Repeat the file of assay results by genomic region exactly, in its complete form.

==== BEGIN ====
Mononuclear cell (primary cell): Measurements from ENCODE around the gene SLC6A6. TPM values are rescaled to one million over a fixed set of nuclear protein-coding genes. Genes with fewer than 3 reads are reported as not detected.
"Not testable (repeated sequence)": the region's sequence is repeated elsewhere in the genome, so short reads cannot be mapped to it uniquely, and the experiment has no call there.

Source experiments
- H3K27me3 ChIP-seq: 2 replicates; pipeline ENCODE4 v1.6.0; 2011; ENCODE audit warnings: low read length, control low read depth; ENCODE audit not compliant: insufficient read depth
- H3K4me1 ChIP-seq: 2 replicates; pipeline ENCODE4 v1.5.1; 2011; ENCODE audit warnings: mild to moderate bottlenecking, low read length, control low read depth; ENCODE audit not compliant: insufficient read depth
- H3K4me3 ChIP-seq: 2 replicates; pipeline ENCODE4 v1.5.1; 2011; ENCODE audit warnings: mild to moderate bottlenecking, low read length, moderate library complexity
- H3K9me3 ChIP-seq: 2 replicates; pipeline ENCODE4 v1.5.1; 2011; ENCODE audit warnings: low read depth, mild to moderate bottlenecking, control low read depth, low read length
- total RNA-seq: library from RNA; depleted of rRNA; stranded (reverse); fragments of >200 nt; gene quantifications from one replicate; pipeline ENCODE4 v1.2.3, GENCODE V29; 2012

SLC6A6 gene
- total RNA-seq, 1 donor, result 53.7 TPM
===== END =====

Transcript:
Mononuclear cell (primary cell): Measurements from ENCODE around the gene SLC6A6. TPM values are rescaled to one million over a fixed set of nuclear protein-coding genes. Genes with fewer than 3 reads are reported as not detected.
"Not testable (repeated sequence)": the region's sequence is repeated elsewhere in the genome, so short reads cannot be mapped to it uniquely, and the experiment has no call there.

Source experiments
- H3K27me3 ChIP-seq: 2 replicates; pipeline ENCODE4 v1.6.0; 2011; ENCODE audit warnings: low read length, control low read depth; ENCODE audit not compliant: insufficient read depth
- H3K4me1 ChIP-seq: 2 replicates; pipeline ENCODE4 v1.5.1; 2011; ENCODE audit warnings: mild to moderate bottlenecking, low read length, control low read depth; ENCODE audit not compliant: insufficient read depth
- H3K4me3 ChIP-seq: 2 replicates; pipeline ENCODE4 v1.5.1; 2011; ENCODE audit warnings: mild to moderate bottlenecking, low read length, moderate library complexity
- H3K9me3 ChIP-seq: 2 replicates; pipeline ENCODE4 v1.5.1; 2011; ENCODE audit warnings: low read depth, mild to moderate bottlenecking, control low read depth, low read length
- total RNA-seq: library from RNA; depleted of rRNA; stranded (reverse); fragments of >200 nt; gene quantifications from one replicate; pipeline ENCODE4 v1.2.3, GENCODE V29; 2012

SLC6A6 gene
- total RNA-seq, 1 donor, result 53.7 TPM